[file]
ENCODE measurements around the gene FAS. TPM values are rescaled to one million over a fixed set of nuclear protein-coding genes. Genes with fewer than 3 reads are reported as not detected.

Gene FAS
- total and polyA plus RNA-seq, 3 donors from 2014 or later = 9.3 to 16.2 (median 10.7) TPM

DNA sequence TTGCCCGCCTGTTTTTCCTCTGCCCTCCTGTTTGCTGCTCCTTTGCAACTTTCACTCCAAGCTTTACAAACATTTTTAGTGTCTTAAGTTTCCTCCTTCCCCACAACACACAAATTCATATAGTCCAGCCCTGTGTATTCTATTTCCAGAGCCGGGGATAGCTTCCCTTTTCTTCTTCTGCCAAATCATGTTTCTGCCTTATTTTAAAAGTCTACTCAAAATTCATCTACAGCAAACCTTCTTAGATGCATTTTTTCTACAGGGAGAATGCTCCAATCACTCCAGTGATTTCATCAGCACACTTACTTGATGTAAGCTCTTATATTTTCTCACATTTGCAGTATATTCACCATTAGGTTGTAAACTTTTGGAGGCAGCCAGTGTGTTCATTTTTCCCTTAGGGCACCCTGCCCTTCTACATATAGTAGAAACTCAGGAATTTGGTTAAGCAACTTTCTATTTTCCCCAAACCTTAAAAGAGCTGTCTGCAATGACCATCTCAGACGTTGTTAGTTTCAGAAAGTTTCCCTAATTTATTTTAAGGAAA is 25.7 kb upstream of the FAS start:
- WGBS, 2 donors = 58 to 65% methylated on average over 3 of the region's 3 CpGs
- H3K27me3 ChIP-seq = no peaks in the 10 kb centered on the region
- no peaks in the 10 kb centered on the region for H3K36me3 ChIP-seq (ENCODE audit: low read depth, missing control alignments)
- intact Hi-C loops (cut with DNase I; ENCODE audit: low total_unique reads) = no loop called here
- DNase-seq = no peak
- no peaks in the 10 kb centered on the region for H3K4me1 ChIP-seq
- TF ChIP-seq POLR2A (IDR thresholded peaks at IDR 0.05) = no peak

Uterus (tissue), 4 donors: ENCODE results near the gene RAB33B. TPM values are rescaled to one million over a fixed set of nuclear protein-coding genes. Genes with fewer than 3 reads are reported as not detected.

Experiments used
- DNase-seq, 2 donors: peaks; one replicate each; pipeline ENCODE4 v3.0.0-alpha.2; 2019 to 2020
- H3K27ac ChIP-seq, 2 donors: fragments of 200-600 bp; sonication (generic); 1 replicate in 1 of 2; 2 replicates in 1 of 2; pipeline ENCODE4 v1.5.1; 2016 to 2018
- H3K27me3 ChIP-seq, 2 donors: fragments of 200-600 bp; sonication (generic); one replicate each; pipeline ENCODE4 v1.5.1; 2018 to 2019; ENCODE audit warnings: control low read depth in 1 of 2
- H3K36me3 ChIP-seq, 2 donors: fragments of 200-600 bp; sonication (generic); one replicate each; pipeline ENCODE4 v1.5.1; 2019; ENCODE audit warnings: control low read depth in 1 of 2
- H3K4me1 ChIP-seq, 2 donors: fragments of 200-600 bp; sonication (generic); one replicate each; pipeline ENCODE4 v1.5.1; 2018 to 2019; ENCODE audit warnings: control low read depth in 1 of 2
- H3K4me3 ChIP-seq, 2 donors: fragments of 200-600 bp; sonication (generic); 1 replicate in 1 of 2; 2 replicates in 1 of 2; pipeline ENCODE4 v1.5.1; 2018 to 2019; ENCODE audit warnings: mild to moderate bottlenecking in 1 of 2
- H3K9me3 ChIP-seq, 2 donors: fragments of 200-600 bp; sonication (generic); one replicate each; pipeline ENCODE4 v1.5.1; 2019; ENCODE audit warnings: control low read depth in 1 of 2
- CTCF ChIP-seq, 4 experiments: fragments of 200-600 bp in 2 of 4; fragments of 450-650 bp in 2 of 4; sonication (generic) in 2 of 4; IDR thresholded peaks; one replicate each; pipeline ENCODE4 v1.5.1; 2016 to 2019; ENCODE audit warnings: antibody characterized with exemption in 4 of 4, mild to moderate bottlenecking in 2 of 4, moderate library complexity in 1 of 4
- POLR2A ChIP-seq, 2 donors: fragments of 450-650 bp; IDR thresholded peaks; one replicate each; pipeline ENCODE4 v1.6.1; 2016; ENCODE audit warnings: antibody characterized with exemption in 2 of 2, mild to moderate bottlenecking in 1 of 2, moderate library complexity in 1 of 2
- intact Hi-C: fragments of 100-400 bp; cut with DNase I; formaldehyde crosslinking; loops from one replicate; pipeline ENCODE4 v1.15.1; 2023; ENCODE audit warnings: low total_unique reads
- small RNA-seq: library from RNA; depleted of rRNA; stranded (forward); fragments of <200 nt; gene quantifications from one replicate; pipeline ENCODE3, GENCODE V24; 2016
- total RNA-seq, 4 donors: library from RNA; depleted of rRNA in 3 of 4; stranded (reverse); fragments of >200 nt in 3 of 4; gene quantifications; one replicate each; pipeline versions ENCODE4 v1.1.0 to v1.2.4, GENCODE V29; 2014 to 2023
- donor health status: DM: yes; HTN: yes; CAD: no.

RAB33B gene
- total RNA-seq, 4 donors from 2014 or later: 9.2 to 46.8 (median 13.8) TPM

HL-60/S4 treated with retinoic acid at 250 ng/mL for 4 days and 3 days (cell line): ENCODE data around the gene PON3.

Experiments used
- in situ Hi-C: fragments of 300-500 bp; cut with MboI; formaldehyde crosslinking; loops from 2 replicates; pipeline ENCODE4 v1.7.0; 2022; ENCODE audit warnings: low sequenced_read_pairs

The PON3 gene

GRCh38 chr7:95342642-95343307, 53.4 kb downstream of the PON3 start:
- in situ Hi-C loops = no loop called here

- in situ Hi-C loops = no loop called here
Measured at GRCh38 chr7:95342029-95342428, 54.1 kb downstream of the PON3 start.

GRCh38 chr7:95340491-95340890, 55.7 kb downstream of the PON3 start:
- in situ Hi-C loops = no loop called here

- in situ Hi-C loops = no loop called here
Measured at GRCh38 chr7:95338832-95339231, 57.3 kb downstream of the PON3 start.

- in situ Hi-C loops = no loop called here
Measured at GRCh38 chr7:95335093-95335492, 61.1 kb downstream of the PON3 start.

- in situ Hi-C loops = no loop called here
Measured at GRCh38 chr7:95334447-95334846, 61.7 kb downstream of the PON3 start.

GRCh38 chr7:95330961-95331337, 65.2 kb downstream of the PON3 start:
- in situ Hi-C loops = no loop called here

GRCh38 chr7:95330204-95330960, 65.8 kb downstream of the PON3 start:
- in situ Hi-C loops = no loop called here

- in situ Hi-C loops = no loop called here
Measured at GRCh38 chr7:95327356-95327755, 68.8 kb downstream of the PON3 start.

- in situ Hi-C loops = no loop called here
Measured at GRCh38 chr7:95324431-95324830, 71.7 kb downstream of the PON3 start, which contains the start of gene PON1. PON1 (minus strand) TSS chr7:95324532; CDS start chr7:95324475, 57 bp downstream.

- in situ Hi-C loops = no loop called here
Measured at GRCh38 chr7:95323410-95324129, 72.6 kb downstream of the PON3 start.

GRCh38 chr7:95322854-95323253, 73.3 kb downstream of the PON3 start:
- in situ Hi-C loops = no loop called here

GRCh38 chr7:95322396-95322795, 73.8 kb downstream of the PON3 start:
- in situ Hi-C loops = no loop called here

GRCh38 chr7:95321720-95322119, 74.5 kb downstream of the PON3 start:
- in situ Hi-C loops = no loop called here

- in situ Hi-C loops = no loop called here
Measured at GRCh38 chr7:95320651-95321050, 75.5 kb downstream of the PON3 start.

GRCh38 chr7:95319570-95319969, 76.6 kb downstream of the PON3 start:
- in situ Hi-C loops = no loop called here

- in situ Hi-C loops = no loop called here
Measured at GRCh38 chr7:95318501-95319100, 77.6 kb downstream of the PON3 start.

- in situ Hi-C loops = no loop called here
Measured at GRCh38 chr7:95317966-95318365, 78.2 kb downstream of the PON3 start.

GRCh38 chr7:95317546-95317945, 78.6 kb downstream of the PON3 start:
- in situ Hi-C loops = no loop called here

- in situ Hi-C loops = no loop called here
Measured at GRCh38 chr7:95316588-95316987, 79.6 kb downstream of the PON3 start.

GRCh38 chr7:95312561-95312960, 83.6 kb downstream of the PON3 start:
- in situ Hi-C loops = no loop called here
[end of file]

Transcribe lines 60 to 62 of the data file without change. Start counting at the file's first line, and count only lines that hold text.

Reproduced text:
- in situ Hi-C loops = no loop called here

- in situ Hi-C loops = no loop called here
Measured at GRCh38 chr7:95320651-95321050, 75.5 kb downstream of the PON3 start.